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So you’ve killed it in your interviews and now you have not one, but two awesome offers.

First—congrats! If you’re doing the job search right, you can be faced with choosing between multiple enticing positions. To get here, you’ve probably targeted your outreach, prepared for every interview, tailored your questions, sent follow up notes and thank you’s. All your hard work has paid off. 

Now, you’re faced with the difficult decision of which offer to accept. Read on for my advice on how to decide:  

The job 

When comparing two great job offers, dive into what the day-to-day work would actually look like. Think about the metrics you’ll be evaluated against. Can you hit your quota? Will you be jumping into a position you can actually be successful in? Be sure you know what the review process is, and how to keep moving forward. Of course you want to be challenged, but be sure that you can also show growth. Are there opportunities for you to lead a team or take on more managerial duties? Ask what the company’s training process is like, and if there’s a way for you to learn new skills.  

The team 

Before accepting an offer, know who your direct manager would be. You may have even interviewed with them already. 

Do you think you’ll get the support you need from this person? While you should feel secure operating individually, your manager will be a key part in your success. Think about the people you met when you interviewed. 

Do they seem like the sort of people you can rely on as your teammates? I’m not saying “would you have a drink with them” – and in fact, I think we should all throw out “The Beer Test.” But, you should enjoy the company of your coworkers and believe in the work they are all doing too.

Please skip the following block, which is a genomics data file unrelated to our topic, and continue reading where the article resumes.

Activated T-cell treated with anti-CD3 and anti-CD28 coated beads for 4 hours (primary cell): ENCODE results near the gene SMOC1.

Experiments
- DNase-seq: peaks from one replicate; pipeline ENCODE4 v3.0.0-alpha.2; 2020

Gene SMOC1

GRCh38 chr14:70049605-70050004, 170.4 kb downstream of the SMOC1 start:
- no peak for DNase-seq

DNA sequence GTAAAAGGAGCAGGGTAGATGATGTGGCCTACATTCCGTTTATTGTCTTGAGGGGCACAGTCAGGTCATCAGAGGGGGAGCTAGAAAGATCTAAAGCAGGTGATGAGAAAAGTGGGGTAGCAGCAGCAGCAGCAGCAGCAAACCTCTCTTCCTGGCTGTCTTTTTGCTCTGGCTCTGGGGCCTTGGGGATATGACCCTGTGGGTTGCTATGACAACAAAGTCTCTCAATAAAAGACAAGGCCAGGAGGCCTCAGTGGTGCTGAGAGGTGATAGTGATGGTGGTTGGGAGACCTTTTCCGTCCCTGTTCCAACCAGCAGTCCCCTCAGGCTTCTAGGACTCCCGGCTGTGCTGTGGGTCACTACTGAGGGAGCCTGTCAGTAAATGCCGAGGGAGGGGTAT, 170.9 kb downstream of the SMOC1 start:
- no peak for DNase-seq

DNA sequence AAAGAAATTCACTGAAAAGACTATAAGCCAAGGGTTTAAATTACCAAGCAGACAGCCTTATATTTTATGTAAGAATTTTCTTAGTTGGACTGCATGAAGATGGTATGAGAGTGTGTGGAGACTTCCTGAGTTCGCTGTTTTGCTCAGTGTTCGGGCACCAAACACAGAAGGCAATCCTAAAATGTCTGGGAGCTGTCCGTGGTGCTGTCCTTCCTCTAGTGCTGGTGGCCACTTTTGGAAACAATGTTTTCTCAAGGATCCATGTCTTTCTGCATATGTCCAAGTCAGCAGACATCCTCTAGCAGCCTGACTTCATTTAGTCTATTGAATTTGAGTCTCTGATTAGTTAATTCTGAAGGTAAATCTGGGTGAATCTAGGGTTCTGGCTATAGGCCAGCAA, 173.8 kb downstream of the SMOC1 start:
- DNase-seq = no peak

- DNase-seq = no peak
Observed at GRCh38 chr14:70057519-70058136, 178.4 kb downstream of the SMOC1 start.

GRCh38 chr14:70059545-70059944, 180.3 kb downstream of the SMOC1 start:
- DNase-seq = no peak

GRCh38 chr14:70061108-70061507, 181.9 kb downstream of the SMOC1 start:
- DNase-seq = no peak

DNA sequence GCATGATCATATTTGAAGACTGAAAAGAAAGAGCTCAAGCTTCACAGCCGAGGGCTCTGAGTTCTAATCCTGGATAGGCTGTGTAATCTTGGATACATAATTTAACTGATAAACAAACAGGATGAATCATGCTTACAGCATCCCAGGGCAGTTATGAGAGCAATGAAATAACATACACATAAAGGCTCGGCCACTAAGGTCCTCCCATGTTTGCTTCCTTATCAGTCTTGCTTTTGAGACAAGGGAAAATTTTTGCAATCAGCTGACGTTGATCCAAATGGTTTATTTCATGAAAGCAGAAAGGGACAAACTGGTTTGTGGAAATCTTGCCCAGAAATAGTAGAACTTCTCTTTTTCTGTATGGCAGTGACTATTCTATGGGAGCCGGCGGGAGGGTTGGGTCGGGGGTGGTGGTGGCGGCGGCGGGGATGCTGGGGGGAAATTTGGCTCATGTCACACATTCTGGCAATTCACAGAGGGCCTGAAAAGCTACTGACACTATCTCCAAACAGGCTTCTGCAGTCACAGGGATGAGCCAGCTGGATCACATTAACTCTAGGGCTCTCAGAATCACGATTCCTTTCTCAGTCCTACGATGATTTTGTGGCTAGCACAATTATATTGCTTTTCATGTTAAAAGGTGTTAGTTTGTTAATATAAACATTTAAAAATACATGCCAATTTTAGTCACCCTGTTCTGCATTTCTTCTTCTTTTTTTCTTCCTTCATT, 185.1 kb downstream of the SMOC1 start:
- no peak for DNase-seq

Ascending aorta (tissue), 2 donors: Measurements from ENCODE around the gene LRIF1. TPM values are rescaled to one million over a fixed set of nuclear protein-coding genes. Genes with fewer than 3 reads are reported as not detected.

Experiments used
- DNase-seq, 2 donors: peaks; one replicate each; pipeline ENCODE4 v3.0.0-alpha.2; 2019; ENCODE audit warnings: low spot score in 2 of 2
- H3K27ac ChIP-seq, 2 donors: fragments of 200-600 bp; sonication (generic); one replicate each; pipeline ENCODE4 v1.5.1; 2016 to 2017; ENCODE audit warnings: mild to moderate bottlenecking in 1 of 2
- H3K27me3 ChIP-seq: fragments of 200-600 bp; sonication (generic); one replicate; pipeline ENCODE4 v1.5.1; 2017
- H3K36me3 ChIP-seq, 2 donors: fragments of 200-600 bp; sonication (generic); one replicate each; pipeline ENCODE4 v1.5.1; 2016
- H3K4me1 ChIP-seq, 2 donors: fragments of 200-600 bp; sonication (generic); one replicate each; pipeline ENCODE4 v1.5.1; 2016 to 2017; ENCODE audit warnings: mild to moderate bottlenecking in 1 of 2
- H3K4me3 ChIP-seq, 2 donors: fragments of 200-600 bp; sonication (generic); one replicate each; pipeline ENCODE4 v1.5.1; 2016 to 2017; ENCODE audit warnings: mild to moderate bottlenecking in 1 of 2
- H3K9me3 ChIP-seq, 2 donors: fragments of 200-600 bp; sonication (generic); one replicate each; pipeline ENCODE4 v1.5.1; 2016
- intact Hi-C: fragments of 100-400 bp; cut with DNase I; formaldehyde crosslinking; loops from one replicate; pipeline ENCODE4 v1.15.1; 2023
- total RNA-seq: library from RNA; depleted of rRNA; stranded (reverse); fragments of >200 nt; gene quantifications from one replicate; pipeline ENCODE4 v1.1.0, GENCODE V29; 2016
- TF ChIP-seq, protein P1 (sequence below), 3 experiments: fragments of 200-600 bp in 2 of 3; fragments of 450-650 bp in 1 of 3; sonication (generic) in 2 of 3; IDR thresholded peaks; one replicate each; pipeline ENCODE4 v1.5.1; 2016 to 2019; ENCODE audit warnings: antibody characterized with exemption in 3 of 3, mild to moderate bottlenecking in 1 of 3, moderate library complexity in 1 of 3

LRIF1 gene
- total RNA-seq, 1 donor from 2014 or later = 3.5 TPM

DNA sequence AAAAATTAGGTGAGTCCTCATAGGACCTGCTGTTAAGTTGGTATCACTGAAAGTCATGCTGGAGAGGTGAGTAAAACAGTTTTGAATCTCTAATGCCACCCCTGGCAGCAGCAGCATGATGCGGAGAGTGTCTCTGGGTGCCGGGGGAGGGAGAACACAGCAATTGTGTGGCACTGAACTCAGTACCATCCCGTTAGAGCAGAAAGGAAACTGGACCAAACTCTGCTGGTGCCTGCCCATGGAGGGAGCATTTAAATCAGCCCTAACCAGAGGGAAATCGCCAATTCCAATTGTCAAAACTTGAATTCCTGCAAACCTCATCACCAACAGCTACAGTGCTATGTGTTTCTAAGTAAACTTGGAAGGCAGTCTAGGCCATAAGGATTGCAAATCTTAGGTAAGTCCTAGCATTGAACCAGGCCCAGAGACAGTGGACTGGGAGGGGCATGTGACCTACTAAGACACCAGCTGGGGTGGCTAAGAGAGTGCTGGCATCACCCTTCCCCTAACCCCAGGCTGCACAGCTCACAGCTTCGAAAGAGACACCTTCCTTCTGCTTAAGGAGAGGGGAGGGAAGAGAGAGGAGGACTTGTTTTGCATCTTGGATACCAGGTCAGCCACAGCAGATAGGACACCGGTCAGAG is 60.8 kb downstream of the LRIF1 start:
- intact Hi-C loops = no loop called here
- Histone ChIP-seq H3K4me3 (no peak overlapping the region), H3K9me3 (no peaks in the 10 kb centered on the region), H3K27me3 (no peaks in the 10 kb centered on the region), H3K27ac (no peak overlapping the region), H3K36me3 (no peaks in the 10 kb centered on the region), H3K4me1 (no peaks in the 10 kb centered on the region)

Who else will be on the team? At a startup, you may be interacting with the founder or executive team frequently. Look into their leadership style, see if they’ve written articles, research their background. You want to trust and believe in the company’s leaders. 

The company 

Hopefully by the time you get an offer, the company you’d be joining isn’t much of a mystery. Beyond having a sense of company culture, you should know its size, if it has remote offices, and have a sense of their finances if they are public. 

Some companies offer travel opportunities, re-location reimbursement, or stock options. Weigh these in your decision. Consider the size of the company and the speed things get done. A startup may offer more challenges, but could also provide an excellent equity package and the chance to reach your goals more quickly. As a part of the company, you’ll be representing their brand. Be sure it’s one you can get behind and are excited about. 

Finally, this should go without saying, but know yourself. What’s important to you as an employee? Where do you see yourself in the future? 

You will be spending quite a bit of time at your next office, and you want to be sure you’ve made the right decision. Try nailing down what’s personally important before starting the interview process. Take notes after each step about what you liked and what gave you pause. This will make your decision that much easier. 

And, remember that once you have an offer, it’s courteous to respond quickly! Hopefully these tips will help expedite your decision.  

Carolyn Betts Fleming is the Founder and CEO of Betts Recruiting, the leading global recruitment firm specializing in matching revenue-generating talent with the world’s most innovative companies. 

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